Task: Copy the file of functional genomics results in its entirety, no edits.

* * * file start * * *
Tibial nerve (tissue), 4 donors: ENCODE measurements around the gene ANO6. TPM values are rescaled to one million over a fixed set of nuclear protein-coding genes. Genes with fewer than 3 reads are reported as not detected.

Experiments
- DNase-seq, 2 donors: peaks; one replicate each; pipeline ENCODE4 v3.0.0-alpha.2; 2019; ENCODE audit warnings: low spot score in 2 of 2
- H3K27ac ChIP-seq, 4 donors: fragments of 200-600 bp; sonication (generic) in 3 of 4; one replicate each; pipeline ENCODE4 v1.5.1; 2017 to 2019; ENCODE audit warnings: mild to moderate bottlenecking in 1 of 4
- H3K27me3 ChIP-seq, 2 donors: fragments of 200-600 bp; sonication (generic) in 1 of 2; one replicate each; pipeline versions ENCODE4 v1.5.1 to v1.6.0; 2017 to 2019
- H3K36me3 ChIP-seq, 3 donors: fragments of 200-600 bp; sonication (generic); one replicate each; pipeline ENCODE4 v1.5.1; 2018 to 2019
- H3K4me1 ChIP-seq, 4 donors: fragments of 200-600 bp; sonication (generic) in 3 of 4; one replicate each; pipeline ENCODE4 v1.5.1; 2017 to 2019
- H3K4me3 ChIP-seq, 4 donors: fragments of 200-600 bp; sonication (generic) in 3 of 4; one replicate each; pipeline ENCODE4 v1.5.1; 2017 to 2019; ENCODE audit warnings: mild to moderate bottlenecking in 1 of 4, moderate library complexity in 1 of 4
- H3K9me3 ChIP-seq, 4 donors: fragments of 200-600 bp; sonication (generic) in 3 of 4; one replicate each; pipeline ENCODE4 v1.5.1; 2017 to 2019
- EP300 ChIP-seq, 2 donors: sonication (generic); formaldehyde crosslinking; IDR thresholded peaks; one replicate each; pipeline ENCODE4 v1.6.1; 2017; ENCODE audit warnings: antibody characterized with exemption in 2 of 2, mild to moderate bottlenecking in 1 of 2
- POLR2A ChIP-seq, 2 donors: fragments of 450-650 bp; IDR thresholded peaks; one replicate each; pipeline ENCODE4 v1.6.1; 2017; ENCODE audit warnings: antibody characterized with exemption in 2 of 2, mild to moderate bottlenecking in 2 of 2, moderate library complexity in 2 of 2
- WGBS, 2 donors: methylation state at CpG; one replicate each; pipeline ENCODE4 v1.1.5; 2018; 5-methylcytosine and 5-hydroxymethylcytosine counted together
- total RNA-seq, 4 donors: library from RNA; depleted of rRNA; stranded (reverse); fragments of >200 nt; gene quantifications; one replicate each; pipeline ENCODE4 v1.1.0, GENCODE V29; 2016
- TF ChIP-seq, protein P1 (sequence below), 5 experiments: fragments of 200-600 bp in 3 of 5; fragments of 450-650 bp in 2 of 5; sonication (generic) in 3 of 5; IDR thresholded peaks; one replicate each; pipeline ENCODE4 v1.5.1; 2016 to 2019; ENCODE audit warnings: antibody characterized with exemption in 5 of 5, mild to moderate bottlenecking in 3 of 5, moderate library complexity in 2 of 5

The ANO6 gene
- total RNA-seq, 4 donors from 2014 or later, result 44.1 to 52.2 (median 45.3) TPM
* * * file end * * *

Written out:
Tibial nerve (tissue), 4 donors: ENCODE measurements around the gene ANO6. TPM values are rescaled to one million over a fixed set of nuclear protein-coding genes. Genes with fewer than 3 reads are reported as not detected.

Experiments
- DNase-seq, 2 donors: peaks; one replicate each; pipeline ENCODE4 v3.0.0-alpha.2; 2019; ENCODE audit warnings: low spot score in 2 of 2
- H3K27ac ChIP-seq, 4 donors: fragments of 200-600 bp; sonication (generic) in 3 of 4; one replicate each; pipeline ENCODE4 v1.5.1; 2017 to 2019; ENCODE audit warnings: mild to moderate bottlenecking in 1 of 4
- H3K27me3 ChIP-seq, 2 donors: fragments of 200-600 bp; sonication (generic) in 1 of 2; one replicate each; pipeline versions ENCODE4 v1.5.1 to v1.6.0; 2017 to 2019
- H3K36me3 ChIP-seq, 3 donors: fragments of 200-600 bp; sonication (generic); one replicate each; pipeline ENCODE4 v1.5.1; 2018 to 2019
- H3K4me1 ChIP-seq, 4 donors: fragments of 200-600 bp; sonication (generic) in 3 of 4; one replicate each; pipeline ENCODE4 v1.5.1; 2017 to 2019
- H3K4me3 ChIP-seq, 4 donors: fragments of 200-600 bp; sonication (generic) in 3 of 4; one replicate each; pipeline ENCODE4 v1.5.1; 2017 to 2019; ENCODE audit warnings: mild to moderate bottlenecking in 1 of 4, moderate library complexity in 1 of 4
- H3K9me3 ChIP-seq, 4 donors: fragments of 200-600 bp; sonication (generic) in 3 of 4; one replicate each; pipeline ENCODE4 v1.5.1; 2017 to 2019
- EP300 ChIP-seq, 2 donors: sonication (generic); formaldehyde crosslinking; IDR thresholded peaks; one replicate each; pipeline ENCODE4 v1.6.1; 2017; ENCODE audit warnings: antibody characterized with exemption in 2 of 2, mild to moderate bottlenecking in 1 of 2
- POLR2A ChIP-seq, 2 donors: fragments of 450-650 bp; IDR thresholded peaks; one replicate each; pipeline ENCODE4 v1.6.1; 2017; ENCODE audit warnings: antibody characterized with exemption in 2 of 2, mild to moderate bottlenecking in 2 of 2, moderate library complexity in 2 of 2
- WGBS, 2 donors: methylation state at CpG; one replicate each; pipeline ENCODE4 v1.1.5; 2018; 5-methylcytosine and 5-hydroxymethylcytosine counted together
- total RNA-seq, 4 donors: library from RNA; depleted of rRNA; stranded (reverse); fragments of >200 nt; gene quantifications; one replicate each; pipeline ENCODE4 v1.1.0, GENCODE V29; 2016
- TF ChIP-seq, protein P1 (sequence below), 5 experiments: fragments of 200-600 bp in 3 of 5; fragments of 450-650 bp in 2 of 5; sonication (generic) in 3 of 5; IDR thresholded peaks; one replicate each; pipeline ENCODE4 v1.5.1; 2016 to 2019; ENCODE audit warnings: antibody characterized with exemption in 5 of 5, mild to moderate bottlenecking in 3 of 5, moderate library complexity in 2 of 5

The ANO6 gene
- total RNA-seq, 4 donors from 2014 or later, result 44.1 to 52.2 (median 45.3) TPM